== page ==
Capitalist spirituality has all of the classic features of an established tradition: a vision of paradise (the free market); goals for human life (maximize profit, frenetic activity, steadily consume); an implicit anthropology (humans are rational actors, commodities, consumers); principles, codes, and values (fair exchange, supply and demand, accumulate wealth, live to consume); a view of evil (market interferences, extra-market commitments, consumer decline, inner boredom); special places of congregation and worship (trading floors, shopping malls); an image of the good life (unlimited consumption); a mission for the faithful (market expansion, economic globalization); and a functional deity (the invisible hand, the market forces). Is it any wonder then that it has been so successful?
Mother Teresa said “if we really want to love, we must learn how to forgive.” For a long time I had the impression that forgiveness was some magical thing. I thought forgiveness was primarily something felt, like an emotion. But forgiveness I’ve learned is actually very simple. Forgiveness is a choice—a choice to let go of past hurts and wrongs in order to heal, to reconcile, and to move forward together towards a better life and future. Certainly true forgiveness can be accompanied by wonderful feelings of pleasure or relief or peace. But these emotions are responses to the freedom that the act of forgiveness offers. And sometimes seeking that freedom is not easy, even though forgiveness itself is exceedingly simple. Forgiveness can actually require hard work and a persistent commitment to renew one’s choice to forgive, especially whenever the heavy ropes of bitterness or anger or resentment begin to re-entangle us. This is why “the weak can never forgive” as Gandhi saw it. “Forgiveness is the attribute of the strong.”
To call oneself “Christian” involves—at bare minimum and before anything else—identifying oneself as someone who is committed to loving all people unconditionally. To be Christian is to be a student (or “disciple”) of the way of Christ. Jesus of Nazareth taught and practiced a love that pushed the boundaries and challenged the taboos of his day. Jesus’ love was radically indiscriminate, inclusive, unconditional, active, voluntary, sacrificial, and free. His is a love that exceeds any descriptions or standards or controls or conditions that could possibly be used to limit its power in any way, shape, or form. Christ displayed unbounded compassion through his willingness to love those who had been marginalized and despised by the powerful, and to live with those who had been ignored and shamed by the privileged. By the social-cultural-religious-political standards of his day, Christ loved the unlovable, touched the untouchable, reached out to the misfits and the disadvantaged, embraced the worn out, the weary, and those who had been beaten down for whatever reason. And Christ’s task is the Christian’s task.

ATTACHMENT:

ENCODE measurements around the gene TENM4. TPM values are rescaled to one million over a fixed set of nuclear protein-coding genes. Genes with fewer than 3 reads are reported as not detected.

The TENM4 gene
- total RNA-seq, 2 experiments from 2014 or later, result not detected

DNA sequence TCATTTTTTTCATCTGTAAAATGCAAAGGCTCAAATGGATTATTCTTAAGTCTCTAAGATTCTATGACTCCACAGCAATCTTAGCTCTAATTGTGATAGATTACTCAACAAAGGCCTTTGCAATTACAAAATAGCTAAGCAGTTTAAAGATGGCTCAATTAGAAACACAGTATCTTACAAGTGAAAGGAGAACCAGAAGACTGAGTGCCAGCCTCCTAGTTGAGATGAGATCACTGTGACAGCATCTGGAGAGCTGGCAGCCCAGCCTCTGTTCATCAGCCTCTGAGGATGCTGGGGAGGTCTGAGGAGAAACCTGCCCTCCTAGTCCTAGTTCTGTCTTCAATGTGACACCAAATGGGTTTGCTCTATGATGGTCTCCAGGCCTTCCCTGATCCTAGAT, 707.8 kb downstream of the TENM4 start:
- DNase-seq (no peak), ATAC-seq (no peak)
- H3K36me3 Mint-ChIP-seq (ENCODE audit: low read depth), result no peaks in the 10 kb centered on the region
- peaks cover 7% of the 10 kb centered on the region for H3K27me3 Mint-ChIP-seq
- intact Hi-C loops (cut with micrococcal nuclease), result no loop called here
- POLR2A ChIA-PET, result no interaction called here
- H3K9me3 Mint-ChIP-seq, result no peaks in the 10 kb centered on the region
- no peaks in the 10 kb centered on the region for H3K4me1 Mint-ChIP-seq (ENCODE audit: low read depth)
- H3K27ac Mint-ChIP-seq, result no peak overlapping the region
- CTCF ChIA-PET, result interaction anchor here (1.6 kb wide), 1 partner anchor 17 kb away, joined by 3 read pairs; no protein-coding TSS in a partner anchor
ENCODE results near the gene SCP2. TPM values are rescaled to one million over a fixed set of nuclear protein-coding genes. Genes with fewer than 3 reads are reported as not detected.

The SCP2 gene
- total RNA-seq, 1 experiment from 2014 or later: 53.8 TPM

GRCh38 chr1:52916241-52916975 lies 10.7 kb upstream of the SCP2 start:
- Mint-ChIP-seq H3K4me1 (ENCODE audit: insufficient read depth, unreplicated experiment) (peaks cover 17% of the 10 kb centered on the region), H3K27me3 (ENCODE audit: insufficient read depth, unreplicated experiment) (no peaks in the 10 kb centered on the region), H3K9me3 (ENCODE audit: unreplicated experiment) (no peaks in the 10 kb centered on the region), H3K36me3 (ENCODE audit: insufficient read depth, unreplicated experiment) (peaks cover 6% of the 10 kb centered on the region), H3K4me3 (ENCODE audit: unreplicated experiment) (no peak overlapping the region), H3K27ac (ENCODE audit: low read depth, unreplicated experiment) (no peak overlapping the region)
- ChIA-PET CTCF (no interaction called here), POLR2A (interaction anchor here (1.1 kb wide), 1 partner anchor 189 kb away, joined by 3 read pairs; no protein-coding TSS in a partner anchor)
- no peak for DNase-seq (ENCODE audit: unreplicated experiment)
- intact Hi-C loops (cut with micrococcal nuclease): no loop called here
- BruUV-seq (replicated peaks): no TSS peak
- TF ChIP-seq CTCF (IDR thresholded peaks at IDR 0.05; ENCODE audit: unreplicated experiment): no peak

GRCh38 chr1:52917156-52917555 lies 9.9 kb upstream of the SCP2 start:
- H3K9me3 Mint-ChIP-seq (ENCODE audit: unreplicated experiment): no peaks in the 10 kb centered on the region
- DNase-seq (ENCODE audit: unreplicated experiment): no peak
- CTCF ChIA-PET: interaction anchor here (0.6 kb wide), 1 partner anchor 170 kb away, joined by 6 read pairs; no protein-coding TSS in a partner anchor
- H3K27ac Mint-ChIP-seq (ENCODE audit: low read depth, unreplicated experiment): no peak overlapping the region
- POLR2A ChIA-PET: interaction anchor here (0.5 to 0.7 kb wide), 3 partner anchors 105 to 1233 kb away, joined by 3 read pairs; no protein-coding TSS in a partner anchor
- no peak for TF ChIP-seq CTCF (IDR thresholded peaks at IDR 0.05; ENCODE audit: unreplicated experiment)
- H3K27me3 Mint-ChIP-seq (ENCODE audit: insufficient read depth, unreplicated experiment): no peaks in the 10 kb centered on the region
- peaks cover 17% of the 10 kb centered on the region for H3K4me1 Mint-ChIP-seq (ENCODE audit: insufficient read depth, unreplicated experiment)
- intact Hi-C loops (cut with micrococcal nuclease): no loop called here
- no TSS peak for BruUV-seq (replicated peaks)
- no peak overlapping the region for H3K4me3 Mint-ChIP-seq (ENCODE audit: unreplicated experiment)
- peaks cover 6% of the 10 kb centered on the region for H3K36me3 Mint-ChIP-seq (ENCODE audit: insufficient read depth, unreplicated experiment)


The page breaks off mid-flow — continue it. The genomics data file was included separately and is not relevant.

Any Christian’s love will surely be imperfect. But the Christian commitment is to humbly acknowledge this and yet still not give up. The Christian is the one who takes a risk, who stumbles, who falls, who gets back up, and who keeps trying to love without fears or conditions. Christians should therefore be on the cutting edge of love. But sadly this is not always the case. Sometimes Christ’s loudest spokespersons are truly his worst enemies. It is an extreme insult to Jesus’ message and way that “Christianity” is often first associated with privilege and power than with love. And even worse, that “Christianity” is used to justify prejudice and hatred and oppression and violence against others. This is not only a terrible mistake but a tragedy. Some Christians today will give lip-service to loving as Christ loved, but then hasten to add so many conditions and qualifications to what “love” really is that they end up with a love so pathetically small and weak that it should be properly identified for what it truly is: unchristian. The irony here is extraordinary. Lord, have mercy.
The Apostle Paul’s following prayer is for anyone and everyone, and certainly for anyone who would dare to call themselves Christian. May it be our prayer: “I pray that out of his glorious riches he may strengthen us with power through his Spirit in our inner beings, so that Christ may dwell in our hearts through faith. And I pray that we, being rooted and established in love, may have power, together with all the Lord’s holy people, to grasp how wide and long and high and deep is the love of Christ, and to know this love that surpasses knowledge—that we may be filled to the measure of all the fullness of God.”